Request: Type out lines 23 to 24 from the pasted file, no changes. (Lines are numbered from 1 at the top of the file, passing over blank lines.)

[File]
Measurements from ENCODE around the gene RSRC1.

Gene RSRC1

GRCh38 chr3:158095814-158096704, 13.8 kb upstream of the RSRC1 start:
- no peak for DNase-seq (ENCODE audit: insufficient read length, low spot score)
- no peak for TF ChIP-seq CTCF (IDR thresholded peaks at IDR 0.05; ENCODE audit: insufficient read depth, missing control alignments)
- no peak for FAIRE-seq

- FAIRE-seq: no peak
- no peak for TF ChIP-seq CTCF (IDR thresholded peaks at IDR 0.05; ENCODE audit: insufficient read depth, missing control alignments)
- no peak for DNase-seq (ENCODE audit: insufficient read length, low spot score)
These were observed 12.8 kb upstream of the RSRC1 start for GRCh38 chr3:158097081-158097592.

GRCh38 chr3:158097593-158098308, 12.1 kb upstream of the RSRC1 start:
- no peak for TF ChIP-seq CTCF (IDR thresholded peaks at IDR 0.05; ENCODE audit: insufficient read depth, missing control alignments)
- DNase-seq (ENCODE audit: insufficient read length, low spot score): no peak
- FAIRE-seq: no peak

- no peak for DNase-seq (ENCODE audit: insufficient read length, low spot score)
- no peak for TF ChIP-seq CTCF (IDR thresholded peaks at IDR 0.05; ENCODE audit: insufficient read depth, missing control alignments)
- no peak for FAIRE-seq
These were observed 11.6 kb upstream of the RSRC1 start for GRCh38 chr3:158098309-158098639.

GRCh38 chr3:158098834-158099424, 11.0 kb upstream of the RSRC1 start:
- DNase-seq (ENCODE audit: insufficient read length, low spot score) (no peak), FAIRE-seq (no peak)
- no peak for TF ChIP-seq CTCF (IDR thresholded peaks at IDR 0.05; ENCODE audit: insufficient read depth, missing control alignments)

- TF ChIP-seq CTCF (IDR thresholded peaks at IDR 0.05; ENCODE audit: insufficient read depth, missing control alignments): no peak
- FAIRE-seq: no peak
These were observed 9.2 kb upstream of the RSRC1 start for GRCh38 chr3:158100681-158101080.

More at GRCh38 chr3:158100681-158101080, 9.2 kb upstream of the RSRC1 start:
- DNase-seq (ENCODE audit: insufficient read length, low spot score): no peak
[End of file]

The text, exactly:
- FAIRE-seq: no peak
These were observed 9.2 kb upstream of the RSRC1 start for GRCh38 chr3:158100681-158101080.